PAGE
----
Grand Theatre, Wolverhampton, Thursday 16th February, 2012
I am wary of musicals based on films. The bland show born of tepid rom-com Legally Blonde is a prime example; and so it was with caution that I approached the “musicalisation” of Whoopi Goldberg’s 1992 hit.
I need not have worried.
The show is a complete joy from start to finish.
The adaptation is set two decades earlier than the film and this turns out to be a very wise decision indeed, allowing Alan Menken’s score to indulge in some very funny pastiches of 1970s soul and R&B music. This is when R&B meant ‘rhythm and blues’ and not the ‘rubbish and bollocks’ of our day and age.
Protagonist Dolores (an energetic Cynthia Ariva) sings lead in an all-girl trio. Their opening number evokes The Three Degrees and the Philadelphia sound. She witnesses her club-owner boyfriend murder a man and ends up in an ad hoc witness protection set-up at the local nunnery. Here she is put in charge of the choir and before long has them raising their voices and increasing the size of the congregation. She meets with opposition from the Mother Superior (Denise Black). The show dances around the schism in Christianity, the different approaches to worship from the traditional to the happy-clappy, and touches on notions of what is being worshipped at all. Is it the divine or the human that deserves such celebration and devotion?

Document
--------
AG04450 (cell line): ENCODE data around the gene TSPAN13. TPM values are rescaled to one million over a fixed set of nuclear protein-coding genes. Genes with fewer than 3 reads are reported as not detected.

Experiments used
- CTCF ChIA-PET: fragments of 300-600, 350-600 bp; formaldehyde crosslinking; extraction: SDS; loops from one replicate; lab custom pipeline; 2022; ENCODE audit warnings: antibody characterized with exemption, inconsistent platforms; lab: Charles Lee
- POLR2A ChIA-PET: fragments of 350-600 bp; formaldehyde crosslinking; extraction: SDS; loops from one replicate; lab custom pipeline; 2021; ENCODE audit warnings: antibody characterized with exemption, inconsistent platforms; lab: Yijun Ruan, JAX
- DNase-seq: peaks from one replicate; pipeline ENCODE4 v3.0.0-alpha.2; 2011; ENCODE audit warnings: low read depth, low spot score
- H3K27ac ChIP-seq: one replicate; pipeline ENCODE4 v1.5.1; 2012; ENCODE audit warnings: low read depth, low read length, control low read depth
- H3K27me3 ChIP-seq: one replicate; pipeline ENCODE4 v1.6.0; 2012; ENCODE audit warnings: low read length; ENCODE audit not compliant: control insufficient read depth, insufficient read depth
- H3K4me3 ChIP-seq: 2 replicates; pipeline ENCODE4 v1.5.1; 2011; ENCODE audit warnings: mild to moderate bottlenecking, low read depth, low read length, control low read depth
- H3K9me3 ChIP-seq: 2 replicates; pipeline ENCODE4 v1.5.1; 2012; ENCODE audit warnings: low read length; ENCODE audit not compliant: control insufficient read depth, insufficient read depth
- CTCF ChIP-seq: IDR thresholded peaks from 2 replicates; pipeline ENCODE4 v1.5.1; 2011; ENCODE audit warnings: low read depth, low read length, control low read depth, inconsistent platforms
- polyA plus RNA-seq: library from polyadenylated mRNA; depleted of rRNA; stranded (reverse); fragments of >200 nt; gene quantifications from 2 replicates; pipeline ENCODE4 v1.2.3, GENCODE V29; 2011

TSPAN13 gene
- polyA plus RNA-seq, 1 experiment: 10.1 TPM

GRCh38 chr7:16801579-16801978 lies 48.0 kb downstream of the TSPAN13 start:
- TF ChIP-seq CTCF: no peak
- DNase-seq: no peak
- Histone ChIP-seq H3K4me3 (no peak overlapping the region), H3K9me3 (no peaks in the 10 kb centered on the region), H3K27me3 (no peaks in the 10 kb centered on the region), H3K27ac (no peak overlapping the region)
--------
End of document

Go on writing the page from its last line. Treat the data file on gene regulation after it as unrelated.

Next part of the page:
This is only an undercurrent, there if you want to see it. The show is knockabout fun – nuns do very well in musicals – and there is a relentless, feel-good vibe coming off the stage that got me to my feet and shaking it like I was Mary Magdalene. It is the score that shines brightest. The almighty Alan Menken (Little Shop of Horrors, Beauty & The Beast, Aladdin…) fills the show with delight after delight. The film used songs from popular culture; in the show, all the music is original and it works much better. Glenn Slater’s lyrics are witty and meaningful. This is a rich, traditional musical with a postmodern slant. The pastiches feel authentic and give the piece a distinctive sound that sets it apart from the movie soundtrack.
Bad guy (Cavin Cornwall) croons his intention to kill Dolores, while his henchmen perform moves the O’Jays would have been proud of. Good guy, Sweaty Eddie, tears off his police uniform to reveal a white jump suit for his Barry White/Marvin Gaye number – then tears off his jumpsuit to reveal his police uniform again, as he returns to reality. Michael Starke (Sinbad off of Brookside) has fun as the Monsignor and Denise Black (in the Maggie Smith role) provides most of the depth. In the lead, Cynthia Ariva is astounding. There is a hint of Whoopi Goldberg to her characterisation, an acknowledgment of the character’s provenance, but on the whole Ariva makes the part her own and the evening belongs to her.
The sets and costumes and indeed the size of the company all show that this is a high quality touring production. It is heartening to see that the provinces are not being short-changed or stinted with cut corners or dilutions.